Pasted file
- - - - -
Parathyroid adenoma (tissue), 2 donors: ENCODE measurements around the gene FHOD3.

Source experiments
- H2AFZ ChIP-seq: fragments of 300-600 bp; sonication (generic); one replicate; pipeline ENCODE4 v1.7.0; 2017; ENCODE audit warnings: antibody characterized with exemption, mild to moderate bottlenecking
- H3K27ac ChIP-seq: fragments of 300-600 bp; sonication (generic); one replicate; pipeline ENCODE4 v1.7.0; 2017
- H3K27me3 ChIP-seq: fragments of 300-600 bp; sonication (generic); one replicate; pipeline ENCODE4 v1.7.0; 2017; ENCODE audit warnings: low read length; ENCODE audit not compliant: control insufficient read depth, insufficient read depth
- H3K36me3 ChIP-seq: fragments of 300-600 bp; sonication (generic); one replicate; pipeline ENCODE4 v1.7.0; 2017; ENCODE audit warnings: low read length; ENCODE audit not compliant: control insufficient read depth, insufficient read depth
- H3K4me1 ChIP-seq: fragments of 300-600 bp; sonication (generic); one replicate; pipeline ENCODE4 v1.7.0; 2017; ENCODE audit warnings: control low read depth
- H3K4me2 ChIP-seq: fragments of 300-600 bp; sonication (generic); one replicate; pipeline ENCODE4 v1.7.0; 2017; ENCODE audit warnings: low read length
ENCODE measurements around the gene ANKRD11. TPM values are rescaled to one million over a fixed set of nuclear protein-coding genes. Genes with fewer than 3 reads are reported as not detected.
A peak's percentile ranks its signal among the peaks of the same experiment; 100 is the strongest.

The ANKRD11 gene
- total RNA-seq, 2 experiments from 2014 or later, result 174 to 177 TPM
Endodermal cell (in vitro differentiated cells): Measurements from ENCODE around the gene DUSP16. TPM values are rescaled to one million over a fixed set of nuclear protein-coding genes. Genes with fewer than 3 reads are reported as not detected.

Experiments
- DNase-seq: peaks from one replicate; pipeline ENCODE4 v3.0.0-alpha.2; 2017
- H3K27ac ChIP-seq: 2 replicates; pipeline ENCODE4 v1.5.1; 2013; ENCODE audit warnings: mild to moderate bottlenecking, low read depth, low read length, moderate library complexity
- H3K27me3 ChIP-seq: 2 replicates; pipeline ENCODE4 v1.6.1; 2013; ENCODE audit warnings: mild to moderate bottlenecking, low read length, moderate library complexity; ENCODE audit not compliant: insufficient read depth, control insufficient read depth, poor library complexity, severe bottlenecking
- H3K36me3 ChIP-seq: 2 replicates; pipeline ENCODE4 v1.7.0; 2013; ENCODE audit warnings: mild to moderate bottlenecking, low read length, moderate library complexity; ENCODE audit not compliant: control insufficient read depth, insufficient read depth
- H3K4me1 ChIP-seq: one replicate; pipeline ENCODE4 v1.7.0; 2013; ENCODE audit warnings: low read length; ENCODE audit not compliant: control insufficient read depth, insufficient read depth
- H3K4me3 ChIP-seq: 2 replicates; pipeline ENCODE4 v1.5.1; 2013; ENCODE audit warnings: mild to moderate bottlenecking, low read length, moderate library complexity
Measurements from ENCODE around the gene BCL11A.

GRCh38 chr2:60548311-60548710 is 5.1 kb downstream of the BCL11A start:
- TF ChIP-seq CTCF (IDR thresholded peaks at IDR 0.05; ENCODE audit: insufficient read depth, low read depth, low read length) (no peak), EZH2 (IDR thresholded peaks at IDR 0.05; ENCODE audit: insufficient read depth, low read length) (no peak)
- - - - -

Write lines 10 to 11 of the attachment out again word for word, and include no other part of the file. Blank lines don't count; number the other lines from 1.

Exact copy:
A peak's percentile ranks its signal among the peaks of the same experiment; 100 is the strongest.

The ANKRD11 gene